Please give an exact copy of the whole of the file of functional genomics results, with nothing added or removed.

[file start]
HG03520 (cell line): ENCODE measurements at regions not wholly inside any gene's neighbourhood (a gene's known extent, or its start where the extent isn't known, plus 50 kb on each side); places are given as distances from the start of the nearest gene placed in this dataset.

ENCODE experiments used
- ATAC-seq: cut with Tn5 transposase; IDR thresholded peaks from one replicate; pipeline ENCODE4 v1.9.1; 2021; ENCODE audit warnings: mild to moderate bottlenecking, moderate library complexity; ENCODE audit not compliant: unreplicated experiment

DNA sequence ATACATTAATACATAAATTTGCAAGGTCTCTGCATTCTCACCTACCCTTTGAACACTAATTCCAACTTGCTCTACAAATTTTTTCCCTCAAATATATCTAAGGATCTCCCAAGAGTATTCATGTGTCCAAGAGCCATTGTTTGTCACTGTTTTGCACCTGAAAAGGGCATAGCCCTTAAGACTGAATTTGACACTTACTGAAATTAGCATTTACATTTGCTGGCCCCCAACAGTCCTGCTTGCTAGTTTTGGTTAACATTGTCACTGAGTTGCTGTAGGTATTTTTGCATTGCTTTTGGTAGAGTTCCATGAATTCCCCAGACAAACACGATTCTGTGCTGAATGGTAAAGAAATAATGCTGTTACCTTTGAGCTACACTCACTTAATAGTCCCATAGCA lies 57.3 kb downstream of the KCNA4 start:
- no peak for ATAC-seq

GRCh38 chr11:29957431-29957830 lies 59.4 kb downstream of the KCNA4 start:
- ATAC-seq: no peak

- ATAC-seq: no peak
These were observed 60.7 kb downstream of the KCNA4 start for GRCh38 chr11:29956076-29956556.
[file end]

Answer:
HG03520 (cell line): ENCODE measurements at regions not wholly inside any gene's neighbourhood (a gene's known extent, or its start where the extent isn't known, plus 50 kb on each side); places are given as distances from the start of the nearest gene placed in this dataset.

ENCODE experiments used
- ATAC-seq: cut with Tn5 transposase; IDR thresholded peaks from one replicate; pipeline ENCODE4 v1.9.1; 2021; ENCODE audit warnings: mild to moderate bottlenecking, moderate library complexity; ENCODE audit not compliant: unreplicated experiment

DNA sequence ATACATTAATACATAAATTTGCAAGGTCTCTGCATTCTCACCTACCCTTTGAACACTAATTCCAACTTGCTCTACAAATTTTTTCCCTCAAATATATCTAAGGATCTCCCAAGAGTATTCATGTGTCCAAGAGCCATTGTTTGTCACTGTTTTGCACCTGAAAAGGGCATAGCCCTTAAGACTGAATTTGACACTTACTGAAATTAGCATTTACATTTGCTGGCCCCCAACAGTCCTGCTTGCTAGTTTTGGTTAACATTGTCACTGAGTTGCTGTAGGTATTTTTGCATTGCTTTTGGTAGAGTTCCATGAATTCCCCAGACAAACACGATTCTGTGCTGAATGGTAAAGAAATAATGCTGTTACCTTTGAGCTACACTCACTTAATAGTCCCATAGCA lies 57.3 kb downstream of the KCNA4 start:
- no peak for ATAC-seq

GRCh38 chr11:29957431-29957830 lies 59.4 kb downstream of the KCNA4 start:
- ATAC-seq: no peak

- ATAC-seq: no peak
These were observed 60.7 kb downstream of the KCNA4 start for GRCh38 chr11:29956076-29956556.